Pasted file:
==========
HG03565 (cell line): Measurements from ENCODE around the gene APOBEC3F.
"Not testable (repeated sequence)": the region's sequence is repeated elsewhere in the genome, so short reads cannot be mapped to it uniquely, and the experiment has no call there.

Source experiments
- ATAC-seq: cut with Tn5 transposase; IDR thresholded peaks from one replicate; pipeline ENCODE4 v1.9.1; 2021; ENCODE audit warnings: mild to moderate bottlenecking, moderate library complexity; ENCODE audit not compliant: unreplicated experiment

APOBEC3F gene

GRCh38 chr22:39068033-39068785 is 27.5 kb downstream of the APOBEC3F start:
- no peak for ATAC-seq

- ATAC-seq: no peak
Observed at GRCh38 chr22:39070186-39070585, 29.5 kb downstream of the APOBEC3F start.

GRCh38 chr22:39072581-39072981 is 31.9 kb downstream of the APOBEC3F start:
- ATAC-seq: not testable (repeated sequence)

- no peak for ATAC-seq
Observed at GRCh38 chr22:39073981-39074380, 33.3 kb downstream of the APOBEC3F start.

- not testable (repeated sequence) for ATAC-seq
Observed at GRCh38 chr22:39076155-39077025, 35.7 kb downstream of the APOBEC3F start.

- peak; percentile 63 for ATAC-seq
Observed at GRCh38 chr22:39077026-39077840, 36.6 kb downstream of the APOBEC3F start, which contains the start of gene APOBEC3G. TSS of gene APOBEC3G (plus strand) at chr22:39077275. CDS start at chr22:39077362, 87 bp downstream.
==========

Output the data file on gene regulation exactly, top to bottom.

HG03565 (cell line): Measurements from ENCODE around the gene APOBEC3F.
"Not testable (repeated sequence)": the region's sequence is repeated elsewhere in the genome, so short reads cannot be mapped to it uniquely, and the experiment has no call there.

Source experiments
- ATAC-seq: cut with Tn5 transposase; IDR thresholded peaks from one replicate; pipeline ENCODE4 v1.9.1; 2021; ENCODE audit warnings: mild to moderate bottlenecking, moderate library complexity; ENCODE audit not compliant: unreplicated experiment

APOBEC3F gene

GRCh38 chr22:39068033-39068785 is 27.5 kb downstream of the APOBEC3F start:
- no peak for ATAC-seq

- ATAC-seq: no peak
Observed at GRCh38 chr22:39070186-39070585, 29.5 kb downstream of the APOBEC3F start.

GRCh38 chr22:39072581-39072981 is 31.9 kb downstream of the APOBEC3F start:
- ATAC-seq: not testable (repeated sequence)

- no peak for ATAC-seq
Observed at GRCh38 chr22:39073981-39074380, 33.3 kb downstream of the APOBEC3F start.

- not testable (repeated sequence) for ATAC-seq
Observed at GRCh38 chr22:39076155-39077025, 35.7 kb downstream of the APOBEC3F start.

- peak; percentile 63 for ATAC-seq
Observed at GRCh38 chr22:39077026-39077840, 36.6 kb downstream of the APOBEC3F start, which contains the start of gene APOBEC3G. TSS of gene APOBEC3G (plus strand) at chr22:39077275. CDS start at chr22:39077362, 87 bp downstream.